click to enlarge Micky Shomidie plays a final Springfield performance on Friday, April 13, at 9pm, during a concert by Off the Wall at the Curve Inn.
Micky Shomidie plays a final Springfield performance on Friday, April 13, at 9pm, during a concert by Off the Wall at the Curve Inn.
If you’ve been out and about lately, you’ve surely noticed plenty of stuff going on all over. From last shows to debuts, celebrations of anniversaries and birthdays, and just plain-old gigs, there’s entertainment in the air.

On Friday, April 13 (coincidence?), Micky Shomidie performs one last time in Springfield before moving to Florida to relocate for health and career reasons. He joins Off the Wall at 9 p.m. sharp at the Curve Inn for a few songs in a “so long and see ya later” show. The epic night also celebrates the birthdays of Kip Nelson, lead singer of OTW, and several “Wallers.”

Micky, after 40-some years making music across the country while based here, leaves behind family, work and a reputation as one of the most hard-working, hard-partying and hard-playing dudes to ever don an instrument around these parts. Micky rocks the bass, lives the life of a rock star, and spends his precious time playing music, intent on making a mark in this world. From his early days with Stud, Idol Rumors (featured on WDBR’s Rock to Riches LP back in the day) and Tuff Luck, to years of rockin’ with Nasty Nasty and House of Nasty (joined by his longtime friend and cohort drummer Donnie Dobbins), onto his run with national touring band Modern Superstar, Micky’s tales from the road lived in rock star mode contain images and events few folks can even imagine, much less ever experience.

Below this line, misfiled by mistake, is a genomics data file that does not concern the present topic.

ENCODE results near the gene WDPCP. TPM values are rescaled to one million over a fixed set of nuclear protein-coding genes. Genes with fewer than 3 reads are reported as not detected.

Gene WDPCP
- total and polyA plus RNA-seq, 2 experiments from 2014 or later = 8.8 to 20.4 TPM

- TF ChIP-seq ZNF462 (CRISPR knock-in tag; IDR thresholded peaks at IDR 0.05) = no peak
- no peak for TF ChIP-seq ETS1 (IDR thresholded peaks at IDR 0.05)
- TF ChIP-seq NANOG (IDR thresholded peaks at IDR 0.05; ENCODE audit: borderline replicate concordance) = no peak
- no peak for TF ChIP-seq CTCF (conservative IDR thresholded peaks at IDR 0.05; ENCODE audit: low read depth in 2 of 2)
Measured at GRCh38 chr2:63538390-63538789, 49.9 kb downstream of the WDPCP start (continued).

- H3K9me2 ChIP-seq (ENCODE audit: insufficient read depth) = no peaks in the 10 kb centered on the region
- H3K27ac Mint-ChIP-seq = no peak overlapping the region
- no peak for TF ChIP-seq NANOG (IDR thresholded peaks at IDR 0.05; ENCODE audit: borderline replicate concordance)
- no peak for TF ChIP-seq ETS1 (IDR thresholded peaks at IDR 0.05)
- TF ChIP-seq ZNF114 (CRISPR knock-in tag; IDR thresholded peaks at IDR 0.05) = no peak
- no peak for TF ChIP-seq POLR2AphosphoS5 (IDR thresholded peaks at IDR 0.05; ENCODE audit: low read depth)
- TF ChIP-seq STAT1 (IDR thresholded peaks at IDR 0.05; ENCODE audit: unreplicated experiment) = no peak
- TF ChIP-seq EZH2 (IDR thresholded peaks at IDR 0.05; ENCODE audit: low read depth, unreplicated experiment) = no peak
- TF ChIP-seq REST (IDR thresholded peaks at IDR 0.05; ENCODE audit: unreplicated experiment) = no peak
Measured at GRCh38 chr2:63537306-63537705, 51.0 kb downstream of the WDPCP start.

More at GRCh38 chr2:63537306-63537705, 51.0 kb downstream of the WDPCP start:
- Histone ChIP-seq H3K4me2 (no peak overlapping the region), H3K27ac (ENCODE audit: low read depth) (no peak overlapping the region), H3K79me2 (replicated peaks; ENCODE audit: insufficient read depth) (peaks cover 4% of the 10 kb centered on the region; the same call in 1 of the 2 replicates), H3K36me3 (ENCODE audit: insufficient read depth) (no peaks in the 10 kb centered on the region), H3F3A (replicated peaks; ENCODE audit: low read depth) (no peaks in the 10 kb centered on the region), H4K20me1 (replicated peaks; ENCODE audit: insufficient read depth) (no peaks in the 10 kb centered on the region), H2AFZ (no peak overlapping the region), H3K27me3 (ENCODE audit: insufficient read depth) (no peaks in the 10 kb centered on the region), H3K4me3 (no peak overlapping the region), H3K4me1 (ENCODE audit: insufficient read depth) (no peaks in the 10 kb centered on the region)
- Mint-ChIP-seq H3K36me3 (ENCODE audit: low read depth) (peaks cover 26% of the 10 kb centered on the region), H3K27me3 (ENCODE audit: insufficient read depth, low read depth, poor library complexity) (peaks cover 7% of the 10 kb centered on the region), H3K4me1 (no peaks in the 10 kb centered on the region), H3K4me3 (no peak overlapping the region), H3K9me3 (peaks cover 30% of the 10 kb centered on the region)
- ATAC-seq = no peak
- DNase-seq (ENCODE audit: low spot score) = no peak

Rocking out is his thing, but as owner and operator of ESP Entertainment, Micky booked bands and created events, including benefit concerts for United Cerebral Palsy and the Make-A-Wish Foundation, raising thousands of dollars for local charities. When he arrives in Florida, he’s got a band to join for one more national tour, but his day-to-day body wellness is a concern. Somewhat connected to a life of living the dream but also due to genetic conditions, our rocker is currently undergoing some serious health issues. With that in mind, he’d like to send out best wishes to all the musicians he’s known, his family he loves, and the fans that have supported a lifetime of music endeavors. Here are his words sent as a final quote: “With my time running out now everything I do is about my musical legacy. I like to think that I left a nice little scar on the music scene in this region.” You can experience much of his music and mission online by Googling Micky Shomidie.

In another celebration, Southtown Sound recording studio commemorates one year in business with a concert on Friday at the Black Sheep Cafe. Kyle, Mario and B.J. figured featuring bands fresh from recording projects in the studio this past year, including Bottom Bracket, Ghoul Jr., Stick People, Monterry (this is their CD/EP release party), Spellbreaker and Rockford, would be a cool and classy way to best pay back the community and the recording artists for being there. They also say, “We seriously cannot thank you enough for all the support and thank you for keeping us in mind for any of your future recording needs.” And we all thank you for running a cool studio and giving artists a place to record music for our listening pleasure.

On Sunday Memphis-based, indie-folk singer and songwriter Aaron James brings his unabashed “journey of sonic self-reflection” to the Black Sheep Cafe. The enjoyably impressionistic and experimental performer is joined by local songwriters Kate Laine, Alec James and Hannah Songer for a night of well-played, intensely thoughtful, lyric-driven, acoustically performed songs starting at 7 p.m.

Remember, there’s plenty more where that came from, all listed in our Pub Crawl.

Tom Irwin can be reached at

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